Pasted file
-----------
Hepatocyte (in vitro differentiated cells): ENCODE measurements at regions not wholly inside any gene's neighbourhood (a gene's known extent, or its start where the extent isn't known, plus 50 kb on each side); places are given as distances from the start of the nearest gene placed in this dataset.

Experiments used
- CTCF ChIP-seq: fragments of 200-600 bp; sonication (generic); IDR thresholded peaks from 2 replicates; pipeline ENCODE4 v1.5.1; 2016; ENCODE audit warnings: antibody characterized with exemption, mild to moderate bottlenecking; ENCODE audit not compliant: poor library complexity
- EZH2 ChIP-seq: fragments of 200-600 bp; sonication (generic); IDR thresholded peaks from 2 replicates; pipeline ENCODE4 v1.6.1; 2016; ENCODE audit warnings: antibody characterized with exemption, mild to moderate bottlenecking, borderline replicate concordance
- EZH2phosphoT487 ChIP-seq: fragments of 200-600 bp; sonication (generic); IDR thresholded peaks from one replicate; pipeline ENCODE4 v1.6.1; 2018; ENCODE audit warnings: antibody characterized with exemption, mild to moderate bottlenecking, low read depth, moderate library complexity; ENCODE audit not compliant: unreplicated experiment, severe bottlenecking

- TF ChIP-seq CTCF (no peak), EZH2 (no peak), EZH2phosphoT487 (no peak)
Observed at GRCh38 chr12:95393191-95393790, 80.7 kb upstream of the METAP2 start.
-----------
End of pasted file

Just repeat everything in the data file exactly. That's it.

Hepatocyte (in vitro differentiated cells): ENCODE measurements at regions not wholly inside any gene's neighbourhood (a gene's known extent, or its start where the extent isn't known, plus 50 kb on each side); places are given as distances from the start of the nearest gene placed in this dataset.

Experiments used
- CTCF ChIP-seq: fragments of 200-600 bp; sonication (generic); IDR thresholded peaks from 2 replicates; pipeline ENCODE4 v1.5.1; 2016; ENCODE audit warnings: antibody characterized with exemption, mild to moderate bottlenecking; ENCODE audit not compliant: poor library complexity
- EZH2 ChIP-seq: fragments of 200-600 bp; sonication (generic); IDR thresholded peaks from 2 replicates; pipeline ENCODE4 v1.6.1; 2016; ENCODE audit warnings: antibody characterized with exemption, mild to moderate bottlenecking, borderline replicate concordance
- EZH2phosphoT487 ChIP-seq: fragments of 200-600 bp; sonication (generic); IDR thresholded peaks from one replicate; pipeline ENCODE4 v1.6.1; 2018; ENCODE audit warnings: antibody characterized with exemption, mild to moderate bottlenecking, low read depth, moderate library complexity; ENCODE audit not compliant: unreplicated experiment, severe bottlenecking

- TF ChIP-seq CTCF (no peak), EZH2 (no peak), EZH2phosphoT487 (no peak)
Observed at GRCh38 chr12:95393191-95393790, 80.7 kb upstream of the METAP2 start.